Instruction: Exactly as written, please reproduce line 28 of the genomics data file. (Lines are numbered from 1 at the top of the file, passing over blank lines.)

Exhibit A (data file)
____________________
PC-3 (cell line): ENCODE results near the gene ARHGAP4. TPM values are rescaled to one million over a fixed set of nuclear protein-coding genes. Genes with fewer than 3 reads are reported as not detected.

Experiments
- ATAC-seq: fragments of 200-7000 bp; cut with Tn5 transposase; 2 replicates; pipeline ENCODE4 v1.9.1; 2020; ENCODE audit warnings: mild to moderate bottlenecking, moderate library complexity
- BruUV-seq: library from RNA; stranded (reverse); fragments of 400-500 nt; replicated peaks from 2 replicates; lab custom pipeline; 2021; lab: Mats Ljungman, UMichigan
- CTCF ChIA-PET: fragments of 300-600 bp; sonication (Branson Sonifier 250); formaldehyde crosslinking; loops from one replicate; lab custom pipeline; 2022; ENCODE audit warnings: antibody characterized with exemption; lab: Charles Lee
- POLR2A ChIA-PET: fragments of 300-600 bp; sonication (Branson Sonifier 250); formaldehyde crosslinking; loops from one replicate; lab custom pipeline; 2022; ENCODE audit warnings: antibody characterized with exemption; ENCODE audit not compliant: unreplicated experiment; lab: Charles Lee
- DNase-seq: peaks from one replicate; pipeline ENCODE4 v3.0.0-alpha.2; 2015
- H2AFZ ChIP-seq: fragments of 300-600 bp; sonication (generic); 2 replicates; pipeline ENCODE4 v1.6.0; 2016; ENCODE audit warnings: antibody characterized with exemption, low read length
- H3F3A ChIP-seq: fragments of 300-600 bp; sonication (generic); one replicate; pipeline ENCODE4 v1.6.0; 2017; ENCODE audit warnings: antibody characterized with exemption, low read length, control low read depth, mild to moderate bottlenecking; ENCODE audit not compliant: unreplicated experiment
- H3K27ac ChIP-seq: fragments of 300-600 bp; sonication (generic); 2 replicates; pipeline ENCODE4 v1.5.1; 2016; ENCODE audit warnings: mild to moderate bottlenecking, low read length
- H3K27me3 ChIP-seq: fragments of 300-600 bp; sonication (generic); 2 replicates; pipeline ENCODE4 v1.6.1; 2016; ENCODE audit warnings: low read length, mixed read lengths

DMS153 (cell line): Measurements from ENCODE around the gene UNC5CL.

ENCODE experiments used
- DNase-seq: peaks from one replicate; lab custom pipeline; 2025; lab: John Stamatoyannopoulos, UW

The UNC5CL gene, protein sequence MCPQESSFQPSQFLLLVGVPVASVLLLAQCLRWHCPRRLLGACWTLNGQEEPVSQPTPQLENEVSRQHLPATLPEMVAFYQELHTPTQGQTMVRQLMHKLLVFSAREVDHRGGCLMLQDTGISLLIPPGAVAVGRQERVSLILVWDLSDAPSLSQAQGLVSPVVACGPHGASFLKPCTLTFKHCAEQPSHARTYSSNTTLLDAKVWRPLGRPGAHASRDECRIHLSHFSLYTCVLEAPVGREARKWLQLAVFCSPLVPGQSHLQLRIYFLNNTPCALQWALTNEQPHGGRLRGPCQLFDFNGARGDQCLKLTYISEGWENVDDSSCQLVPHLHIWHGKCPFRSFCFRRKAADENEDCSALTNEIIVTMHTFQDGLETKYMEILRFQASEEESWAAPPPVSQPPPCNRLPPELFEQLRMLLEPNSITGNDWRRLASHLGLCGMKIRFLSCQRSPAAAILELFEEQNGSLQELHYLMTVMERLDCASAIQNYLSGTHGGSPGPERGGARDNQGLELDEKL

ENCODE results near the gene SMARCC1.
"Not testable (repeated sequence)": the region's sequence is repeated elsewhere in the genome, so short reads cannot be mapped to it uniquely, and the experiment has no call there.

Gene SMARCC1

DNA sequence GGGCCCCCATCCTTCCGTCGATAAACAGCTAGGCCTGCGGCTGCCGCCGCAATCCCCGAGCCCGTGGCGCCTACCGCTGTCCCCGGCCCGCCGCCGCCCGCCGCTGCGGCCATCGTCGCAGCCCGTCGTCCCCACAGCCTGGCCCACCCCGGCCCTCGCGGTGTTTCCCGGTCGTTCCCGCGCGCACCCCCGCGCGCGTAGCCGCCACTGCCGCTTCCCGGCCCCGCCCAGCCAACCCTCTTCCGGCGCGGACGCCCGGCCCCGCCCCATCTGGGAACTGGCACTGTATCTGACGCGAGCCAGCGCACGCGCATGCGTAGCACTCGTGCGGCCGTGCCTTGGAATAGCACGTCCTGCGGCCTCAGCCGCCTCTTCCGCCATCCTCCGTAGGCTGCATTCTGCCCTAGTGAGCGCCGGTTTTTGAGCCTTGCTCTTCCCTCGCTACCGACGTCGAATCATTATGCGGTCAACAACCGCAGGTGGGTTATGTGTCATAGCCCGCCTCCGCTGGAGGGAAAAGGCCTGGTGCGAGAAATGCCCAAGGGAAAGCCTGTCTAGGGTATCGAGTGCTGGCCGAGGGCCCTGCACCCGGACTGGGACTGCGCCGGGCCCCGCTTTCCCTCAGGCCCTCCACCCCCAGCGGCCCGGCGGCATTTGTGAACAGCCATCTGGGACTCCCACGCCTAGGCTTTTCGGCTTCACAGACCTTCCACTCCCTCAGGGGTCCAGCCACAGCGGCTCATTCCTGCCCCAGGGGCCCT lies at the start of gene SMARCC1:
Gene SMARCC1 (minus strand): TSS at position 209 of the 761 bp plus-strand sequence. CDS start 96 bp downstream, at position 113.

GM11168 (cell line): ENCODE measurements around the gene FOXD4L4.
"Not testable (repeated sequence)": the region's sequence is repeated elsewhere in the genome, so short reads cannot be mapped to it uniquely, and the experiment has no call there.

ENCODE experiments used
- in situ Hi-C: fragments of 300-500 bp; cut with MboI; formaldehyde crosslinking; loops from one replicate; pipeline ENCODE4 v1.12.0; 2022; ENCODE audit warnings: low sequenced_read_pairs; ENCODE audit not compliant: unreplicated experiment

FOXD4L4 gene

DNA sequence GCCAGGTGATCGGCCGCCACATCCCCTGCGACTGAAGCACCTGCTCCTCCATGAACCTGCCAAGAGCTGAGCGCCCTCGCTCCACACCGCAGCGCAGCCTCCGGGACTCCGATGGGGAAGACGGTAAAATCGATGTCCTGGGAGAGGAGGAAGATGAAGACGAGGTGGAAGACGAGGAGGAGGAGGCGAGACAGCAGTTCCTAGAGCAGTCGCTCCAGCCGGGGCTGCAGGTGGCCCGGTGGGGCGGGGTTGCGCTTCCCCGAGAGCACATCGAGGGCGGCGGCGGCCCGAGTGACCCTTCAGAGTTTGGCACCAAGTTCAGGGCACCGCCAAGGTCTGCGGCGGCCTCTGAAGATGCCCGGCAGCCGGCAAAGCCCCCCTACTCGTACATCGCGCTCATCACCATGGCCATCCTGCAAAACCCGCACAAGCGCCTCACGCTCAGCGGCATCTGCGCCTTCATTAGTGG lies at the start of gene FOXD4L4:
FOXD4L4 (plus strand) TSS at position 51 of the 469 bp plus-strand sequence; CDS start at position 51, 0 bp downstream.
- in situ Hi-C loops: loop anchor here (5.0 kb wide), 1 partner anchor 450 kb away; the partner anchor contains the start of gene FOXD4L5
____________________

- in situ Hi-C loops: loop anchor here (5.0 kb wide), 1 partner anchor 450 kb away; the partner anchor contains the start of gene FOXD4L5